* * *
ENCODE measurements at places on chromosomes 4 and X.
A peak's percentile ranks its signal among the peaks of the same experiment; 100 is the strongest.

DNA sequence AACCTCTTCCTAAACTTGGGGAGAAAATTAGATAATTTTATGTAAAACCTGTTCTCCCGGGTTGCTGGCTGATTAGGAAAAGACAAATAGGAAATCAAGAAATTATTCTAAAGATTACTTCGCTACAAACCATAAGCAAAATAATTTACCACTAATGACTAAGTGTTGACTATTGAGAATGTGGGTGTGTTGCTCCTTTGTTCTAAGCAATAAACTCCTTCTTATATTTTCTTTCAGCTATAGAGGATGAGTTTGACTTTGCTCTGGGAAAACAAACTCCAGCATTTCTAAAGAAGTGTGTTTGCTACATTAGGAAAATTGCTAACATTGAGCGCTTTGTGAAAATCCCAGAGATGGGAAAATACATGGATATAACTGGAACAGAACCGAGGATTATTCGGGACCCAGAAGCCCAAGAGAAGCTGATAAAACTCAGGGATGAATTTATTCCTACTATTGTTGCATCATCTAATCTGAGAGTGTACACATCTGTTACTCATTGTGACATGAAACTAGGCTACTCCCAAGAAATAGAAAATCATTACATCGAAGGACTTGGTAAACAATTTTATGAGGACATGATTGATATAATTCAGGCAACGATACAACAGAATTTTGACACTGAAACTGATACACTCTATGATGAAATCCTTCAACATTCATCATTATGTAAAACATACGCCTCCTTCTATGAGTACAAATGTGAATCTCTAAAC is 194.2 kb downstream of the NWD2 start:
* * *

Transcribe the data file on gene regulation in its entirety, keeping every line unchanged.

ENCODE measurements at places on chromosomes 4 and X.
A peak's percentile ranks its signal among the peaks of the same experiment; 100 is the strongest.

DNA sequence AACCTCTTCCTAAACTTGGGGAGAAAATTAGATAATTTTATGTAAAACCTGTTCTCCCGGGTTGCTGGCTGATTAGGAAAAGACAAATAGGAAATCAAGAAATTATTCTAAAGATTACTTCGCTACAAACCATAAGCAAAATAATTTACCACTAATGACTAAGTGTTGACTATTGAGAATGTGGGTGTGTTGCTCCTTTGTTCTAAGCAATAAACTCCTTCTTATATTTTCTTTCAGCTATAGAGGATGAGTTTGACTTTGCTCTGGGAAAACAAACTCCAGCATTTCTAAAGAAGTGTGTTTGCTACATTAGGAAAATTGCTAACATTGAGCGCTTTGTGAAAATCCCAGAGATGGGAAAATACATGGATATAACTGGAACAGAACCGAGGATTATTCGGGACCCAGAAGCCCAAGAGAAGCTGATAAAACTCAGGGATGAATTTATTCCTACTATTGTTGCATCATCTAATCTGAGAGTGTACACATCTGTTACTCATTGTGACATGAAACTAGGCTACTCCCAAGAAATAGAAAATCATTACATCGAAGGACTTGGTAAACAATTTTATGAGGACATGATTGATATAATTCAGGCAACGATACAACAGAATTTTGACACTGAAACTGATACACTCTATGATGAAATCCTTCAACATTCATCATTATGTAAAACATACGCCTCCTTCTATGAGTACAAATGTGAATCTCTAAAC is 194.2 kb downstream of the NWD2 start: